Saturday, May 11, in honor of Be Kind to Animals Week, we participated
in a small pet fair in Granville, Ohio. Dr. Laurinda Morris was
the Mastermind behind this pet fair, and she scheduled a number
of pet-related booths, rescue groups and pet demonstrations such
as obedience and agility. Dr. Morris had lined up a group to provide
food at the pet fair, but at the last minute; the group was unable
to participate. The Labrador Retriever Lovers came to the rescue
(so to speak) and in less than a week put together a small (but
tasty) food booth for the pet fair.
The menu included:
- Rob's Grilled to
Perfection Hot Dogs
- Marj's Famous Sloppy
- Home Made Lemon
Bars, Brownies, Cookies provided by Sarah, Gina, Karen, Kate
and Deb's Mom
- Beverages (Water
and soft drinks) and Pretzels provided by Gina and Doug
- Condiments (including
Chopped Onions and Pickle Relish) and Baby Carrots provided
by Deb and Rob
- Dog Treats and
everything else - provided by Callie and Keith
Mascots for the day were Frannie (rescued at age 8 with mammary
tumors) and Polk (rescued at age 9 with heartworm and blind from
cataracts). Both dogs proved that you CAN teach an old dog new
tricks by passing their Canine Good Citizen test!
It is our great pleasure
to present LABMED with a donation of $150 from the proceeds of
the Pet Fair. Another rescue organization is receiving an equal
Please use these funds
to help even MORE dogs in need!
The Labrador Lovers:
Deb and Rob - parents of Grover (Black), Winnie (Black) and Snuggles
Gina and Doug - parents of - Tia (Yellow), Mocha (Chocolate) and
Marj, Paul and Sarah - parents of Tasha (Black) and Bailey (Chocolate)
Callie and Keith - parents of Maggie (Yellow), Barkleigh, Cinnamon
and Nutmeg (Chocolate), Polk (Black) and Sadie Mae (Black Foster
Karen, Mark, and Kate - parents of Random (Yellow) and Madison
Dr. Laurinda Morris - parent of BeBe (Black) and Libby (Yellow)
Labrador Retriever Lovers
RECIPE CORNER - Meat
Loaf - for Dogs!
1 lb ground chicken
1 Cup Brown rice (cooked)
3 T parsley
2 T minced garlic
2T wheatgerm (you can also use flour)
2 Cups sliced carrots
1 tsp. pepper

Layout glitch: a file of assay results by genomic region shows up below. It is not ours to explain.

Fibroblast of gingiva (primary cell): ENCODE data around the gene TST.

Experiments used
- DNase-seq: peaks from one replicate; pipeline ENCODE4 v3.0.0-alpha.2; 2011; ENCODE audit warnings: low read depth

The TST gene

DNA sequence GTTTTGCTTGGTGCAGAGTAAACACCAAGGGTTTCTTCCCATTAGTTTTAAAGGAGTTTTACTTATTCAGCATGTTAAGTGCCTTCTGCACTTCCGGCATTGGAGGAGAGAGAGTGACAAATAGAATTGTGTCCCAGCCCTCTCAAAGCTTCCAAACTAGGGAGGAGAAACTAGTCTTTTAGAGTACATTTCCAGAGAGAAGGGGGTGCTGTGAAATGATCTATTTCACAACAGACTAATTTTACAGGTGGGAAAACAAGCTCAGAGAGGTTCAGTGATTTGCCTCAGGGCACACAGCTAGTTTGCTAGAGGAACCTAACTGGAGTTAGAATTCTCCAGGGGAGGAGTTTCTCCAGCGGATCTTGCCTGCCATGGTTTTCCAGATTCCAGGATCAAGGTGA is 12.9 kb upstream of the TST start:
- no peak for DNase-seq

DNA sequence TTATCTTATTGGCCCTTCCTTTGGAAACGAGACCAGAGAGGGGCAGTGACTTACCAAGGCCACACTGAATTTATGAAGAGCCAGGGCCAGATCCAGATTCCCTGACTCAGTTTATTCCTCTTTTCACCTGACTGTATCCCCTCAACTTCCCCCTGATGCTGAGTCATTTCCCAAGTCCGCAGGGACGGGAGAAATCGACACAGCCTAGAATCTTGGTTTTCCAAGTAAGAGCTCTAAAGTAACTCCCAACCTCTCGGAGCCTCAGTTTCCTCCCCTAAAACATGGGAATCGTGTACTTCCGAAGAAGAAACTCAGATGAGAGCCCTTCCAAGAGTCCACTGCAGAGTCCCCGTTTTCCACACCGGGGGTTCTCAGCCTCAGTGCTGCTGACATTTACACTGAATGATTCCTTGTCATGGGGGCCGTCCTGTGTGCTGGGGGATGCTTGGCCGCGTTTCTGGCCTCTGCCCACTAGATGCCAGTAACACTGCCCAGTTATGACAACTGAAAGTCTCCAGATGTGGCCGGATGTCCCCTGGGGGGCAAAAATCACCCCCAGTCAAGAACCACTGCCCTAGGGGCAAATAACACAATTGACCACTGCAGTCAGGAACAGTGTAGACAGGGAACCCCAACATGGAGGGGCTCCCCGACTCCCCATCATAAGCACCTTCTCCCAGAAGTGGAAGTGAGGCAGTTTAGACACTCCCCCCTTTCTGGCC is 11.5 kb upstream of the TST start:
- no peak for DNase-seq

1 tsp. salt
Mix it all together and bake it for 30 minutes at 350.
It is like a meat loaf.
Submitted by Pat Kolb, approved by Rhino
July - September, 2002
July 4 - Independence
July 14-28 - LABMED's 2nd 'Famous Basket Maker' Fund Raiser
July 20 - LABMED Donation Drive and Sale Kickoff
August 15 - LABMED's
6th Anniversary and Buddy's 7th Birthday
August 23-24 - LABMED
Booth at PSLRA Specialty Show, Langley WA
September 2 - Labor
September 15 - 2003 Calendars Kickoff
September 8 - Grandparents Day
September 15 - LABMED's Auction Donations Close
September 23 - Autumn Begins
The search continues for Lab-related merchandise for our 2002
Last year we had hotly contested bidding for such items as
quilts and pillows, Labrador china and crystal, Lab-themed
jewelry and wearables,
and our popular gift baskets filled with cookies, toys and
treats! If you'd like
to donate to the 2002 Bash, please use our on-line auction
Quilt project update
Our latest quilt project honoring Labrador heroes is well
underway! The"Friendship Star" pattern quilt will
be composed of red and blue quilt blocks, each with a white
star containing a personal tribute to one of ourcherished
This beautiful quilt
will be raffled off at the National Specialty on October 11,
2002. You need not be present to win. Visit our special quilt
page to purchase your raffle tickets:
of the funds raised will support our mission of providing
medical care and treatment for rescued Labs and Lab-mixes.
What better way to honor the special Labs in your life?